A great post Liana, and thanks for the timely reminder. It's all to easy to forget how lucky we are to be able to enjoy the simple pleasures of life. Reading your 'Letters To Laura' on your blog has made me more aware of people like Louis who may never, as you say, experience the things the rest of us take for granted.

It's a beautiful day here in the UK. I'm hoping to go to a village fete this afternoon, which is celebrating the 4th July with an American theme. Should be fun.

Happy 4th July everyone!

Pat McDermott said...

Great food for thought, Liana. I enjoyed the excerpt and wish you all the best with your small town bad boys.

Sandy Wickersham-McWhorter said...

Hi Liana, I teach college English 101 to the male inmates of the 3 local prisons here in Mansfield, Ohio. People seem to think that because they've broken the law and are in prison these men cease being human and should be treated like animals. Once in awhile, I get negative comments from people about my work and I shoot back the fact that I do it for the prisoners' families as much as the prisoners. The families of those men are doing time with them, facing the stigma, heartache, and huge financial strain having someone they love in prison causes. When the family doesn't care about the prisoner it's no loss to them to have that son or husband inside. But the mother, father, brother, or sister who loved and still loves that man it is hell on Earth. Having the son call them and say, "Hey, Mom, I got an A on an English test," or "My English teacher says I'm a good writer," has to make that family member feel like their struggle is worth it. I've heard more than one of my students say that very thing has happened. The look on the men's faces when they get an A, B, or even a C in a class they never did well in or never had before is worth every bit of the many hours I put into working with them.
Sandy Wickersham-McWhorter

Liana Laverentz said...

Thank you everyone, for stopping by. Happy Independence Day to you, too, Minx, and I hear you about people out grilling, Tracy. I'll be sure to check back for a few days. Busy, busy weekend for all of us. Hywela, I'm so glad you're enjoying the Letters to Laura segment on my blog. For those who don't know, I blog about Louis and his life and the differences between his world and mine on Fridays. It's a real eye-opener.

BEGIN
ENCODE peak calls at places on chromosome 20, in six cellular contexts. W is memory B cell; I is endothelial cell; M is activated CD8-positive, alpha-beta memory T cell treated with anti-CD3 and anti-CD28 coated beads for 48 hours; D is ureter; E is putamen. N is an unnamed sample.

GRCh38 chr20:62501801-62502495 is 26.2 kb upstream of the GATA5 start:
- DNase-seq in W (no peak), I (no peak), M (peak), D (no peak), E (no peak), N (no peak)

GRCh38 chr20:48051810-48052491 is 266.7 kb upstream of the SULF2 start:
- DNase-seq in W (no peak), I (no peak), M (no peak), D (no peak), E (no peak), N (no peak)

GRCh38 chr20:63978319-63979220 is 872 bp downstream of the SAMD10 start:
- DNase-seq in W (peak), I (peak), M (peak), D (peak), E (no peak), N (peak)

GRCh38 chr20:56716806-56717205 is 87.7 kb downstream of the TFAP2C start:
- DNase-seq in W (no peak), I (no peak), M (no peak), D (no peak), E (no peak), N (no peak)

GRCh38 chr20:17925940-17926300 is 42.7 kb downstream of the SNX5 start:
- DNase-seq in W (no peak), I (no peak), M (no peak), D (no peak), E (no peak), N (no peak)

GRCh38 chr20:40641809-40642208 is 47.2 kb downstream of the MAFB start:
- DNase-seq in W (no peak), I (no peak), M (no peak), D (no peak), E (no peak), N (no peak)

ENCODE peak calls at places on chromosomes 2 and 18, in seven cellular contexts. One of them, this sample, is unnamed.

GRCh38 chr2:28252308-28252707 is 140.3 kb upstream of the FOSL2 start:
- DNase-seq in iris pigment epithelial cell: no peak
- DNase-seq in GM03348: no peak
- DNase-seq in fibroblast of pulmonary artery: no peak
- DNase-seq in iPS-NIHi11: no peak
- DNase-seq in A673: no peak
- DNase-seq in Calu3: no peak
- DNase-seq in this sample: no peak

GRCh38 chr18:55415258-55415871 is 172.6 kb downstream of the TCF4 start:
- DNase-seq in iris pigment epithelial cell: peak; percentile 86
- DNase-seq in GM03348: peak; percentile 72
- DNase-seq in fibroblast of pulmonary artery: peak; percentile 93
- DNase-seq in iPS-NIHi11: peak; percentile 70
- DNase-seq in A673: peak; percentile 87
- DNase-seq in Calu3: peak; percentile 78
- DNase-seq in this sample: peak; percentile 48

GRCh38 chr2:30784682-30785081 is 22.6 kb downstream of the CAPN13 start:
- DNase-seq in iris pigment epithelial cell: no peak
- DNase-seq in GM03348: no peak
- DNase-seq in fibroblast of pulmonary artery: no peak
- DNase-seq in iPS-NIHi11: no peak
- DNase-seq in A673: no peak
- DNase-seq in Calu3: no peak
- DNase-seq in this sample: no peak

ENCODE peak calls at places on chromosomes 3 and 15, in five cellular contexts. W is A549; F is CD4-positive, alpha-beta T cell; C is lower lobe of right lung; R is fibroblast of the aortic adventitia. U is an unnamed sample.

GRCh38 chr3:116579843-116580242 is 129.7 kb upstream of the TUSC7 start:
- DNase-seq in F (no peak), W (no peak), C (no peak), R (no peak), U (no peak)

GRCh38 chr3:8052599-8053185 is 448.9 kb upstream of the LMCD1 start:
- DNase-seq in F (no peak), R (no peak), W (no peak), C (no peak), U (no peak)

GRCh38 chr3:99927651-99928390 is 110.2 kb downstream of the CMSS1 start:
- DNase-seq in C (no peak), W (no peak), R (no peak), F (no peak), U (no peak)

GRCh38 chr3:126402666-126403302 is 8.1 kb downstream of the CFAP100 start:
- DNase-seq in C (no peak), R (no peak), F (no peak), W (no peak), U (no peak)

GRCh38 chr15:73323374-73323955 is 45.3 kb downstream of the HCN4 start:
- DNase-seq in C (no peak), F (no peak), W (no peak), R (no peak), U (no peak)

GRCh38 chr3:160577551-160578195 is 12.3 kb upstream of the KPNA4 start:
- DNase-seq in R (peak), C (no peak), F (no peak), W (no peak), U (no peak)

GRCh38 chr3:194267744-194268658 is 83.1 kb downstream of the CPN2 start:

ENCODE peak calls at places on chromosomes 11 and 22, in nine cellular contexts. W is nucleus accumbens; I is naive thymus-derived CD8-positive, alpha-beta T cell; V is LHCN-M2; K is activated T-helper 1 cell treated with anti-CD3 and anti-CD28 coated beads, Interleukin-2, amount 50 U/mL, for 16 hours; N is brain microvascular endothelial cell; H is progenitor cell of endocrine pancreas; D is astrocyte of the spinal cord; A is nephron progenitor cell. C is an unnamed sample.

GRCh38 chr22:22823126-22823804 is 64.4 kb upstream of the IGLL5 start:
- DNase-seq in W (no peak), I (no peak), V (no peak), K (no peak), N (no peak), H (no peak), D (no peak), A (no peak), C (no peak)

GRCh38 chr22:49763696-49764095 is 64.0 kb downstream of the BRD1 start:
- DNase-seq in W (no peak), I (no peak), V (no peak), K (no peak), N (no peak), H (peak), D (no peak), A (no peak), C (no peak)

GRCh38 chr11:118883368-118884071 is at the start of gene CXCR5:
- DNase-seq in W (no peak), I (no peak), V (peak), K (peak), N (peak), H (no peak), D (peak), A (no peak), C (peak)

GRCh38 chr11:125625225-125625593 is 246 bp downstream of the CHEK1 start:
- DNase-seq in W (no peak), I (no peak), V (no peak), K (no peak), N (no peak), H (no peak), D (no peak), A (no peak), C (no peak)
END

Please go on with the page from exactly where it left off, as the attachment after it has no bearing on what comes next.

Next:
Pat, thanks for stopping by and I wish you tons of sales in return, and Sandy, God Bless You for what you do, teaching the inmates. I, too, get the feeling most people think they should be out of sight, out of mind, but I've never met anyone more grateful for the simple pleasures in life than the ones I know. A cup of real coffee. A candy bar from commissary. Clean sheets. A peaceful morning. The list goes on and on, and really helps me to keep my life and it's little dramas in perspective.

Happy Fourth of July to all of you!


Teresa Reasor said...

Thanks so much for joining us on Inspiration-Ink. I too am a teacher, primary, which probably isn't as rewarding as your calling. And it is a calling.
And I have some wonderful memories of sparklers and firecrackers on the fourth with family and friends and my own children, I wouldn't take a million dollars for.
Your excerpt is intriquing and the book sounds really good.
I hope you sell a million copies!!!

Write on,
Teresa Reasor

Mona Risk said...

Happy Fourth of July to the Pink ladies.

Liana what a poweful post. I read your posts about Louis every Friday but I didn't know you've been a prison minister. You are such a compassionate person. Thank you for reminding us not to take for granted our freedom and comfort. Ashton's Secrets is on my list to buy.

Unknown said...

LIANA--these are such beautiful sentiments, all told in a simple way, making us actually wake up and see how free we are. I'm heart-broken over hearing about the inmates, because I never really stop and think how much they really did give up. It sickens me to hear horrible, negative slurs against members of our military. In our paper the other day, a soldier dressed in his dress blues for a ceremony was spat upon and yelled at--the guy screamed--"stop killing children!!!" My word, I couldn't believe it. The man was too ignorant to know he could spit on someone and get by with it because of soldiers. Celia

Liana Laverentz said...

Teresa, I would say your job is absolutely as rewarding as any other. Yours are the hands that guide our future. Hands that guide the future of those you teach as well. You never know when you'll be making a difference in someone's life and it's so much easier to make a difference when they are younger than later on.

Mona and Celia, thank you for stopping by. You're such good friends. It breaks my heart to hear how badly that soldier was treated, for putting his life on the line for our country. No matter what anyone feels about the war (and I do not support it--how can I, and be an advocate of kindness and compassion?) the people who are over there deserve our respect and gratitude for the sacrifices they have made, and will continue to make, some for the rest of their lives, because of the time they spent doing what they had to do.

Mary Ricksen said...

You never know what you have until you lose it. Especially simple rights. How sad for those who lost it and their way.

Unknown said...

Thought provoking post, Liana. Happy Fourth. :)

Sheryl Browne said...

Doesn't that tell us how we should not imprison ourselves spiritually when we have the freedom to make choices. Or it should.

Well done, Liana. Reminders are always timely.